Nonetheless, our authors do give a nice counternarrative to the prevailing trends in Anglo, and more broadly speaking, European, scholarship on the Napoleonic Era. It is a very important epoch for modernity and Europe in particular, even those of us in America were not untouched by the events of the Napoleonic Epoch. For those unfamiliar with the Napoleonic Code or Napoleon’s reformation inside France, the first half of the book is a useful cursory overview of “Napoleon as a Man of Peace” when he had the time to devote to administrative and domestic reform. However, the culminating third and final chapter, fails to convince that Napoleon wanted peace and hated war—only fighting because he was himself attacked. That may have been true in 1805 when the Third Coalition arranged against him and again in 1809 when the Austrians led by the impetuous war party launched a suicidal campaign on the imaginary fantasies of a Germanic holy war against Napoleon (John Gill has a superb three-volume history of the 1809 campaign called “Thunder on the Danube”), but the 1806-1807 Campaign and the 1812 Campaign, not to mention the Napoleonic coup—though initially indirect—in Spain run contrary to the general thesis of Napoleon reacting to European aggression instead of Napoleon instigated aggression to further the Continental System which was wholly and entirely beneficiary to France to the expense of the rest of Europe.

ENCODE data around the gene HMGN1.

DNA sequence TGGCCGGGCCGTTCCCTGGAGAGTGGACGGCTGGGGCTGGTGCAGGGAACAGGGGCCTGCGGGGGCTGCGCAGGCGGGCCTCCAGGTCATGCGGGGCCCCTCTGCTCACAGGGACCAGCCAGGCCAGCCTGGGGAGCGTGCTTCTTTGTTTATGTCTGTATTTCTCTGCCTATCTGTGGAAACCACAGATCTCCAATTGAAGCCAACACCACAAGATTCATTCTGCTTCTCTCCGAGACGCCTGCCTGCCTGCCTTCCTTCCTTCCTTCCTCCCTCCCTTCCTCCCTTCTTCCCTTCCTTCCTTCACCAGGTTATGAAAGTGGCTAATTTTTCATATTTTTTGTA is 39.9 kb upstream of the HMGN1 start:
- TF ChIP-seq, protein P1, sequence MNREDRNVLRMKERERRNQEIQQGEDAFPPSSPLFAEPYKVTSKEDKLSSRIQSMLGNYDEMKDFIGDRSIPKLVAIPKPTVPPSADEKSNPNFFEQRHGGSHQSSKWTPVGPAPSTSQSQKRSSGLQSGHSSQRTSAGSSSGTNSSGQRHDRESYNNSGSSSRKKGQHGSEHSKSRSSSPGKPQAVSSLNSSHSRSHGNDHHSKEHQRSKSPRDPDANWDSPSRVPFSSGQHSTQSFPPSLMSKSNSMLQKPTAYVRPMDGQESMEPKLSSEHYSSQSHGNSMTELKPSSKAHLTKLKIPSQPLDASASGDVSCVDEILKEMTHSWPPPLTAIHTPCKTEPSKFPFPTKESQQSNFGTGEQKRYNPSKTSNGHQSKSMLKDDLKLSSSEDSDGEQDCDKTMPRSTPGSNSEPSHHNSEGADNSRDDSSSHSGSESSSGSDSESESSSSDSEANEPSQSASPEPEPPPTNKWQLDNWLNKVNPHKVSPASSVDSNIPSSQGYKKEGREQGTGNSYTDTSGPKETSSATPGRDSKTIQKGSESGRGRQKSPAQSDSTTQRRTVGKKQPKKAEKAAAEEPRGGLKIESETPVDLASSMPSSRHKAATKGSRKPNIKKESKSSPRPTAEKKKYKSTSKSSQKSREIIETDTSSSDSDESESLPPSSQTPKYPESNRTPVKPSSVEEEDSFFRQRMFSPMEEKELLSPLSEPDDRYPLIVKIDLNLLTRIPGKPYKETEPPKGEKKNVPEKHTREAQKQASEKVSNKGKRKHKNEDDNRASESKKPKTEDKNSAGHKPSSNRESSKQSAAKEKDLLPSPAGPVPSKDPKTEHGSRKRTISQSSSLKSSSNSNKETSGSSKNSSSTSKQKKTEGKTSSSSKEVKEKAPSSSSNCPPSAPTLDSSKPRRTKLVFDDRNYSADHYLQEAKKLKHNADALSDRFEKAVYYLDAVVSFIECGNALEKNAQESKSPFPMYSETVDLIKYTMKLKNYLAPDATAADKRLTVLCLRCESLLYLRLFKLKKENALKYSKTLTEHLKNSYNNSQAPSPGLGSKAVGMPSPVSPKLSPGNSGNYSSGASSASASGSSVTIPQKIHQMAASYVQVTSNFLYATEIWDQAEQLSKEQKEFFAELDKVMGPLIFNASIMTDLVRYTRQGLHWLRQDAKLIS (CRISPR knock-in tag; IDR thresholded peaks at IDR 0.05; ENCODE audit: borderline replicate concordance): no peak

I am a bit of Napoleonic dilettante, with a lot of Napoleonic works and even artwork. I also tend to have, shall we say, a sympathetic view of Napoleon for reasons far too complicated to get into here. So I came to this book hoping for something more than what we received.